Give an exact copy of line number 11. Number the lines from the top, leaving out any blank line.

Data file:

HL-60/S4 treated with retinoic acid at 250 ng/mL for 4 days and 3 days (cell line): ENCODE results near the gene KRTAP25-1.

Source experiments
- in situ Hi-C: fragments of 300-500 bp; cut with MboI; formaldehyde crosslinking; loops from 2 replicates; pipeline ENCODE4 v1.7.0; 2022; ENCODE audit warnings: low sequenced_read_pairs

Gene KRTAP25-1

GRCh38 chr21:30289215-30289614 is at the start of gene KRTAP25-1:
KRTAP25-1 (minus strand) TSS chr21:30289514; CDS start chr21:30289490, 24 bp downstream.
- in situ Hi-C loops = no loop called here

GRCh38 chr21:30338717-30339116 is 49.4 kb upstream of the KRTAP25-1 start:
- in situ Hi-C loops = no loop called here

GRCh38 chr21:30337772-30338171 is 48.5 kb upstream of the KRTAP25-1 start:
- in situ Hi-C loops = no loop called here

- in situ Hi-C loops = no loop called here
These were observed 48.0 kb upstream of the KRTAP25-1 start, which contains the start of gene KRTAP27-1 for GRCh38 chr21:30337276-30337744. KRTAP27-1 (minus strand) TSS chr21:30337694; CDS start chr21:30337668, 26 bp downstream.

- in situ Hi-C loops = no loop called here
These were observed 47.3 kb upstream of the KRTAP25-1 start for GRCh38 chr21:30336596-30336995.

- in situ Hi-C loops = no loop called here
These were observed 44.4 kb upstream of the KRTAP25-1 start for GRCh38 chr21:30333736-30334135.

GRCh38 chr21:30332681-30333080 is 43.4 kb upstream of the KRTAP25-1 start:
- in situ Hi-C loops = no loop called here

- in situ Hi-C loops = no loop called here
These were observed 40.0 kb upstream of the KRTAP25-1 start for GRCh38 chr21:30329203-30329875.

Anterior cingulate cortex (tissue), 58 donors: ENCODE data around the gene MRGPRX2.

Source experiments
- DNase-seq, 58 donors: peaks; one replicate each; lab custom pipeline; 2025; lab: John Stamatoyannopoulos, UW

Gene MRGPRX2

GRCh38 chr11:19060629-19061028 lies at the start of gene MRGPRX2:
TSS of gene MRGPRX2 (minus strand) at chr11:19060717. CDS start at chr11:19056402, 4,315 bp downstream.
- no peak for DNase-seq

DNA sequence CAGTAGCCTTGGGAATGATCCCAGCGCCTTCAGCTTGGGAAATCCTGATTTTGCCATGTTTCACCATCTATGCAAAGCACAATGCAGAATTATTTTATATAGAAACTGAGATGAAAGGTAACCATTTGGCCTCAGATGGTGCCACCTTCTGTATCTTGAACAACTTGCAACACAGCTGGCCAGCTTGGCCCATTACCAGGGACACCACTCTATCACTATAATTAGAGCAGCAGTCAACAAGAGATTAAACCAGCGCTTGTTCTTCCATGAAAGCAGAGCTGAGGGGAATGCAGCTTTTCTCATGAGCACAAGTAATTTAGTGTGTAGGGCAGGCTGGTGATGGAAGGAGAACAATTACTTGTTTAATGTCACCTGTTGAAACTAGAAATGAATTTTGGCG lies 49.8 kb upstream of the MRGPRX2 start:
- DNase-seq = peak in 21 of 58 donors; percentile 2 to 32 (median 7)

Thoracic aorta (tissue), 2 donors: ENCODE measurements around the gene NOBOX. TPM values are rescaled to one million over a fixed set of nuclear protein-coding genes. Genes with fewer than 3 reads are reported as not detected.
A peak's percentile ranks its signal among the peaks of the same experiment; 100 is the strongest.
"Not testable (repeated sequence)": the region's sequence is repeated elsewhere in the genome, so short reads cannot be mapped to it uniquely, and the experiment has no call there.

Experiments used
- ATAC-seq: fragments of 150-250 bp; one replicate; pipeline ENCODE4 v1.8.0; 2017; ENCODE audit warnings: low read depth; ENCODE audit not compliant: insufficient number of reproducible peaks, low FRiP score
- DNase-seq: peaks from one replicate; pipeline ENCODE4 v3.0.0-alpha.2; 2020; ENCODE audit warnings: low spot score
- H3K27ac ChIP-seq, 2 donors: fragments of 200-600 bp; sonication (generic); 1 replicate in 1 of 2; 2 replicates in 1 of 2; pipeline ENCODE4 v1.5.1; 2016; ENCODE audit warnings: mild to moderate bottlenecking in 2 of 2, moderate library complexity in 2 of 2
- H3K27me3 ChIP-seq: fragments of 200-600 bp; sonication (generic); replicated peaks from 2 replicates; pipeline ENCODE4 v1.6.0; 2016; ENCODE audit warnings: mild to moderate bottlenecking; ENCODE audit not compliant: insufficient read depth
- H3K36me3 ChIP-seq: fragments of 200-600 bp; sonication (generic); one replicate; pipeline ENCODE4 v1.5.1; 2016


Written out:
- in situ Hi-C loops = no loop called here